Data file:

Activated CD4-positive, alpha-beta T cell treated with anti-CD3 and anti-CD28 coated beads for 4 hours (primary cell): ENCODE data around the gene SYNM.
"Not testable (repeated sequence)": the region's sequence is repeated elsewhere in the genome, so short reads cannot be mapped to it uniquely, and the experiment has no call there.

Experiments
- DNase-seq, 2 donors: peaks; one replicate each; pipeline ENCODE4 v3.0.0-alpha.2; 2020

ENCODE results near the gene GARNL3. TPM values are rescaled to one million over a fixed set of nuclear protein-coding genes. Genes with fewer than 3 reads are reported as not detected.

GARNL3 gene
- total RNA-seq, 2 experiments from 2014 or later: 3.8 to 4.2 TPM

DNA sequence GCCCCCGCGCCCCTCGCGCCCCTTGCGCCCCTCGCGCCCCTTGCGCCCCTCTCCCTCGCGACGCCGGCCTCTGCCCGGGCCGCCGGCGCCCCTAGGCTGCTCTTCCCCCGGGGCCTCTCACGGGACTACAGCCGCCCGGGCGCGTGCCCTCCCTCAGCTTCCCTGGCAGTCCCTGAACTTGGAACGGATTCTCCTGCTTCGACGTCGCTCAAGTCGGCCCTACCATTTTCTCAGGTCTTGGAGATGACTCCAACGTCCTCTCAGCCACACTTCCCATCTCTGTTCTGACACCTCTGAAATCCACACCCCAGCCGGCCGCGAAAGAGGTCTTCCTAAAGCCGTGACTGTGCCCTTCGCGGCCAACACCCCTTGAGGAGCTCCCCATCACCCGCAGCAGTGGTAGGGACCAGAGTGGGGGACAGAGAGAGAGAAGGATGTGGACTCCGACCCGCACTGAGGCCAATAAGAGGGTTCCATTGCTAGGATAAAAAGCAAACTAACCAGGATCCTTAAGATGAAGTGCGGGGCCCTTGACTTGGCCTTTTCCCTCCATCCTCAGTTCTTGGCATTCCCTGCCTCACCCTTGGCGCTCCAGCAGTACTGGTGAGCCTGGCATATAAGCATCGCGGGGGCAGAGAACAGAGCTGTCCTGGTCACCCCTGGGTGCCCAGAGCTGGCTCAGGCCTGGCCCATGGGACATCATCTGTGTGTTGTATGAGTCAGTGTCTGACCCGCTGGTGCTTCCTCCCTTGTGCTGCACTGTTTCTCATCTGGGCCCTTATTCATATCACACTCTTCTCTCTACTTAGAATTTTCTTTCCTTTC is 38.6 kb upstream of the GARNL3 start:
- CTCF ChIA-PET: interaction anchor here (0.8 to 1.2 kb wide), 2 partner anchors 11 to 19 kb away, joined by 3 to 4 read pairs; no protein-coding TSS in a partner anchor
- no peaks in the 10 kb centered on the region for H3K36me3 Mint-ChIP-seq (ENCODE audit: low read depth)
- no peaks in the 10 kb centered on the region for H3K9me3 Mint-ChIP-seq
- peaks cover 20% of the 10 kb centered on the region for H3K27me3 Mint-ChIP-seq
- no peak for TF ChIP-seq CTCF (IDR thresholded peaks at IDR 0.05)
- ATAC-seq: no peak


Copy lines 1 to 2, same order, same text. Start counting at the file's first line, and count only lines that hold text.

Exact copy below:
Activated CD4-positive, alpha-beta T cell treated with anti-CD3 and anti-CD28 coated beads for 4 hours (primary cell): ENCODE data around the gene SYNM.
"Not testable (repeated sequence)": the region's sequence is repeated elsewhere in the genome, so short reads cannot be mapped to it uniquely, and the experiment has no call there.